Lung Cancer Prevention, Screening and Diagnosis
The signs and symptoms of lung cancer are not always noticeable. Our oncology care team encourages early lung cancer screening for people with certain risk factors, such as a history of smoking.
Why Choose Lung Cancer Screening at Methodist?
Early lung cancer diagnosis may offer you more therapy options and a better chance of successful treatment. At Methodist, you'll find:
- Advanced technology: We use low-dose CT (LDCT) screening, which the American Cancer Society recognizes as the best test for identifying problems early.
- Data-driven diagnosis and treatment: We follow National Comprehensive Cancer Network (NCCN) Guidelines®, developed by leading experts in cancer care.
- Recognized quality: Our radiology lab has earned accreditation from the American College of Radiologists (ACR) for lung cancer screening. You can feel confident that our screenings and tests are accurate.
- Expertise: Our oncologists and surgeons provide the latest treatment, including clinical trials. You'll get support from specially trained oncology nurses and a cancer navigation team focused on lung cancer care.
Who Should Get Lung Cancer Screening?
Experts recommend lung cancer screening for individuals with certain risks. The American Cancer Society recommends annual screening for those who are:
- Aged 55 to 74
- Healthy enough to have surgery or other treatment
- Currently smoking or have quit within the past 15 years
- With a smoking history of 30 pack-years (about a pack of cigarettes a day for 30 years or half a pack daily for 15 years)
- Receiving smoking cessation counseling (if you are a current smoker)
What to Expect From Lung Cancer Screening
A low-dose computed tomography (LDCT) screening is a painless, noninvasive procedure. You'll lie on a table that slides in and out of a tubular X-ray machine. The machine takes pictures and turns them into a detailed picture of your lungs.
If you meet screening criteria, our LDCT scan is considered preventive care. Private insurance and Medicare cover the costs.
If you don't meet screening criteria but are concerned about your risk, we may be able to connect you with financial assistance. Call us at 309-672-3189 to find out more.
What Happens if Doctors Find a Problem?
If your doctors suspect lung cancer, they'll do more diagnostic testing. We help you set up follow-up tests and appointments for a full evaluation.
Our cancer navigation team follows each step of your care, including:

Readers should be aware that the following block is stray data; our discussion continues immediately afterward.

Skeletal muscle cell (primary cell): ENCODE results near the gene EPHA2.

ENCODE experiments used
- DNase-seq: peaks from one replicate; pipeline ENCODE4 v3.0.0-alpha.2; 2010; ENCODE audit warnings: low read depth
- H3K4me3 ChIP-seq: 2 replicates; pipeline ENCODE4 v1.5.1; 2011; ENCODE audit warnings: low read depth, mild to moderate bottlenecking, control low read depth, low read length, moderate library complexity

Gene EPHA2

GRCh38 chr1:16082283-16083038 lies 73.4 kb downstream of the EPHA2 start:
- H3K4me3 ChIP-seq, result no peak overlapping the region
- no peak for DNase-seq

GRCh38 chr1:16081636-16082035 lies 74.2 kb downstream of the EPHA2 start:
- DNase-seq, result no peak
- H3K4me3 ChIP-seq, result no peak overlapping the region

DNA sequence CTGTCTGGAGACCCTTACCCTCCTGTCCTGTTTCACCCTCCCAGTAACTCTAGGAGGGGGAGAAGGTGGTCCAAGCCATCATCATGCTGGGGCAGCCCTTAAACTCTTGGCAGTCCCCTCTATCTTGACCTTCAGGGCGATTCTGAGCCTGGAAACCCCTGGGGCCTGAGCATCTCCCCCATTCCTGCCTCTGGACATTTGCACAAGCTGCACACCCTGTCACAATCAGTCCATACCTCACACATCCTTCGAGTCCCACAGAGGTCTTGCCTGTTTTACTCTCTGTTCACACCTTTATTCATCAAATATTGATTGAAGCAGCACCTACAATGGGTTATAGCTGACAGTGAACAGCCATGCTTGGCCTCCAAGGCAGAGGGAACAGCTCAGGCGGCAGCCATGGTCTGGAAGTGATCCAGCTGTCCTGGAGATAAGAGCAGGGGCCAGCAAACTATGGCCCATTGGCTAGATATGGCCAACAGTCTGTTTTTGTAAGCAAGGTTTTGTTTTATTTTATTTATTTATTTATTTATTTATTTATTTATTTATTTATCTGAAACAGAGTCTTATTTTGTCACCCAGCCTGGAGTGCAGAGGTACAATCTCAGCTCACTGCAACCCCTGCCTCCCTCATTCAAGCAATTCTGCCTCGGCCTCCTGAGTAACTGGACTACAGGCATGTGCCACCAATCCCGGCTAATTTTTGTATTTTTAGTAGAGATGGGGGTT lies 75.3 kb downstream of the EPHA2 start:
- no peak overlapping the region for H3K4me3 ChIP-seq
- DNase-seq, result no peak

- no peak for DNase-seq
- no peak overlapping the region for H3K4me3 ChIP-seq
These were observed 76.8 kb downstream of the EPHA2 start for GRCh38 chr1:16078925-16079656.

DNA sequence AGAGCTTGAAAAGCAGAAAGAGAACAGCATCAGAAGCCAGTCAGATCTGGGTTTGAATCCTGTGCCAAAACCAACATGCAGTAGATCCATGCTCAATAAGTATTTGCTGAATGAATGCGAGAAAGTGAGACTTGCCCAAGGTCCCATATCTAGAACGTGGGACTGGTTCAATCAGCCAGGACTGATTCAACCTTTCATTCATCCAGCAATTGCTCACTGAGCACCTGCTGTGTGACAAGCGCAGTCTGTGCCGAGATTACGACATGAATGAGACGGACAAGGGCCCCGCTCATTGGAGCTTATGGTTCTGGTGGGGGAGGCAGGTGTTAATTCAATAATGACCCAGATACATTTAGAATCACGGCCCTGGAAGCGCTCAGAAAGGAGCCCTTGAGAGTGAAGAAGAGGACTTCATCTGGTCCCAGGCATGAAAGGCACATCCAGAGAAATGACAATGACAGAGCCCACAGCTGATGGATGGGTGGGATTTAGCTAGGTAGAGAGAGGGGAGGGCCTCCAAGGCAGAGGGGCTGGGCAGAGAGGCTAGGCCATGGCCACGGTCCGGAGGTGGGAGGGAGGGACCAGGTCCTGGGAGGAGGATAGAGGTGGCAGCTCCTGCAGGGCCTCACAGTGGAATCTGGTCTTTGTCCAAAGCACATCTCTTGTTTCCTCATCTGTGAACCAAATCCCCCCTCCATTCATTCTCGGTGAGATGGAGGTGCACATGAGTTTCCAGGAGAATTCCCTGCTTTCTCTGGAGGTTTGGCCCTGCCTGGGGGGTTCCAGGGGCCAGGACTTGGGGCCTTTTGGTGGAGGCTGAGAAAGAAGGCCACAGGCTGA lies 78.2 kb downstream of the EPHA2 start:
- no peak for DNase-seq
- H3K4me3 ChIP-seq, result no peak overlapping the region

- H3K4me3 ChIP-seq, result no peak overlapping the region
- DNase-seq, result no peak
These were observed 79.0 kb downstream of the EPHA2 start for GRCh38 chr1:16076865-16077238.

- Multidisciplinary review: A group of specialists reviews the details of your symptoms and diagnostic tests. We'll verify any diagnosis you've received from other doctors.
- Specialist consultations: You'll meet with specialists who will help you understand lung cancer symptoms, stages and treatment. They'll also talk to you about the quality guidelines we use to make treatment recommendations.
- Staging, consultations and tests: We'll work with you to complete follow-up testing to determine cancer's stage. These activities include:
- Scans, including positron emission tomography (PET) and magnetic resonance imaging (MRI) of the brain to determine if other organs are affected
- Biopsy, in which doctors remove and examine cancer cells
- Consultations with medical oncology, surgery and radiation oncology to develop a plan of care
- Treatment and recovery: You'll have support from the care team, including an oncology nurse navigator. Your nurse navigator helps you adjust to medications, deal with side effects and manage your health.
Can Lung Cancer Be Prevented?
While we've all probably heard that smoking and secondhand smoke cause lung cancer, those with no exposure to smoking may also be at risk. Doctors have found exposure to radon, air pollution or workplace chemicals can also cause lung cancer.
People can reduce their risk by avoiding tobacco smoke and other risk factors. Learn more about lung cancer causes and lung health.
Get the cancer support services you need, easily. Call 309-672-4224 to connect with one of our helpful cancer navigators.